January is the time for predictions, particularly about prices in the year ahead.
Whether it is Crop Production Week in Saskatoon, Manitoba’s Ag Days in Brandon or Farm Tech in Edmonton, the programs include lots of market prognosticating. Cattle producers will get some of that as well at events such as the Saskatchewan Beef Industry Conference.
The speakers may do a great job of describing supply and demand and the price gyrations to date, but predicting the future is a bit like tossing a dart at a target while blindfolded.
One analyst recently wrote that new crop canola prices could drop to as low as $10 a bushel or go as high as $15 or $16. He’ll probably be right, but the prediction isn’t too valuable.
This year, even more than most, predictions are going to be all over the map. There are just too many wild cards in the equation. It’s pretty tough to nail down commodity prices when no one can predict the weather and the world economy with any certainty.
The trend is your friend. That’s one of the principles of market watching. Whatever the current trend, it’s likely to continue. If prices are edging up, if prices are edging down or if prices are locked in a particular range, the best bet for the immediate future is more of the same.
As far as trend yields, the U.S. corn crop broke all the assumptions in 2012. No one foresaw the dramatic drought-induced production drop. Here in Western Canada, canola yields were significantly off the norm because of a variety of factors. Who could have predicted aster yellows or the huge September winds that rolled canola swaths?
Maybe you go back to the trend yield for Canadian canola in 2013, but what do you assume for U.S. corn? It’s early, but it’s also dry in much of the American corn belt.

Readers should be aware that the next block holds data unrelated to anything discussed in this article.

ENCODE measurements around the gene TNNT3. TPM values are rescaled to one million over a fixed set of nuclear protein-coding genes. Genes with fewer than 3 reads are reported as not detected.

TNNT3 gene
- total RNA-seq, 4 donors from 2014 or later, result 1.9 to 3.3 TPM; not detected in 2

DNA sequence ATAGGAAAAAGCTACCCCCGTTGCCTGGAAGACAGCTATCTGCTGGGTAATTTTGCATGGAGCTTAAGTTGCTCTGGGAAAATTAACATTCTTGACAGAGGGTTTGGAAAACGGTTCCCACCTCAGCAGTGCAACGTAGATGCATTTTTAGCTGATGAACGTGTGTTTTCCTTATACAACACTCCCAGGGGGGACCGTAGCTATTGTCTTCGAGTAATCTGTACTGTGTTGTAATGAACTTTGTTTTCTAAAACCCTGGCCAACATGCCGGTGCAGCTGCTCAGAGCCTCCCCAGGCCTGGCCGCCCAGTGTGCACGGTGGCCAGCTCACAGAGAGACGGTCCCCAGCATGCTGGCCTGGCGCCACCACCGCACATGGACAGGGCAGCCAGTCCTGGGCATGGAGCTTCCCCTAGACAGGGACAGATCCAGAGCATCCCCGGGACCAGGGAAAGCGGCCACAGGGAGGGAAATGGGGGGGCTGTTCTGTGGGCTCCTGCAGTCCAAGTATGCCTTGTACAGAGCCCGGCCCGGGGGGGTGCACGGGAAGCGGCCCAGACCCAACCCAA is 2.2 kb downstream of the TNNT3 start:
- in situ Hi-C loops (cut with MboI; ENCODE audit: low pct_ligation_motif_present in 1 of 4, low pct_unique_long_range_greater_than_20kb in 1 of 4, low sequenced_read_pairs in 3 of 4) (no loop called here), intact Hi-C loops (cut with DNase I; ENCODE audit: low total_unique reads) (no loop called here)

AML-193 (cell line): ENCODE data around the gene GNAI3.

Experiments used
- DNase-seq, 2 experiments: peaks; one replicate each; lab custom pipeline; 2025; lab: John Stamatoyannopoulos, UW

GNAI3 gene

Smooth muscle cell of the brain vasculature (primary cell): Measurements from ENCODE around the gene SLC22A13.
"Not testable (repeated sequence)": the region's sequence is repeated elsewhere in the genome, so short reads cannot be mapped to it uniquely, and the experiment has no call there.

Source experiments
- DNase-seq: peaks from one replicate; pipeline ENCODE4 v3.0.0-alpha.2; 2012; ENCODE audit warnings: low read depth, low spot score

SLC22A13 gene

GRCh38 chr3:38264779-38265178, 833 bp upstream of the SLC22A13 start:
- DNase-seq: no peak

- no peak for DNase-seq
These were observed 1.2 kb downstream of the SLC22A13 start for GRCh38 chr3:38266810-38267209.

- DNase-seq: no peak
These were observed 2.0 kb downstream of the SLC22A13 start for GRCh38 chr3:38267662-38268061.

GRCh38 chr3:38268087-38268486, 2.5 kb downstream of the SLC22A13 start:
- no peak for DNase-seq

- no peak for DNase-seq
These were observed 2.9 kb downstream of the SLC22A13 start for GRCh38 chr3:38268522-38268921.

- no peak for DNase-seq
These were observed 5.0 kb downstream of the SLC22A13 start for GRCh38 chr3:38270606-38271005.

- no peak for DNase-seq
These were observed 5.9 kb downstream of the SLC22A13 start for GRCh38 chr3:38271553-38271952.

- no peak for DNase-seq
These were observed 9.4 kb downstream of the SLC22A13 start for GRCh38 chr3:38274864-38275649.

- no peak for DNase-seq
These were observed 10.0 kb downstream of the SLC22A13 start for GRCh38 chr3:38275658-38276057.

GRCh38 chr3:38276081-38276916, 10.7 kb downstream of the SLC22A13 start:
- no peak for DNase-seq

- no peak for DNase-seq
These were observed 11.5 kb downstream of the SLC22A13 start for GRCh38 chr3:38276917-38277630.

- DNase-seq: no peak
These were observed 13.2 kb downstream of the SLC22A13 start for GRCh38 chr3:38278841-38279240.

A year ago, the outlook for feeder cattle prices was absolutely stellar. Cow-calf producers were looking forward to their best paycheques ever. That was quashed by skyrocketing corn prices, which pulled up feed barley values. And then, adding insult to injury was the XL Foods fiasco.
In the end, 2012 fall calf prices ended up close to 2011 values. That was considerably better than previous years but a disappointment compared to what might have been.
Most grain prices went the opposite direction. In January 2012, many analysts said canola prices were on the way down. One analyst said prices as low as $9 a bu. were likely in the next year or year and a half.
Pea prices have also outperformed expectations. No one was predicting yellow peas in the $8.50 a bushel range or the huge premium being enjoyed by green peas.
Don’t get me wrong. I enjoy market analysis and I’ll be listening to as many presentations as I can this month. And I appreciate the analysts who generate conclusions with actual price predictions, rather than those who refuse to be pinned down.
But I also appreciate seeing and hearing the actual new crop prices that start to emerge in January. So far, we know that new crop canola futures minus a typical basis means about $11.50 a bu. for fall delivery. And there are new crop yellow mustard bids in the 40 cent a pound range, with brown at 34 or 35 cents.
Predictions are useful for planning. Actual bids are bankable.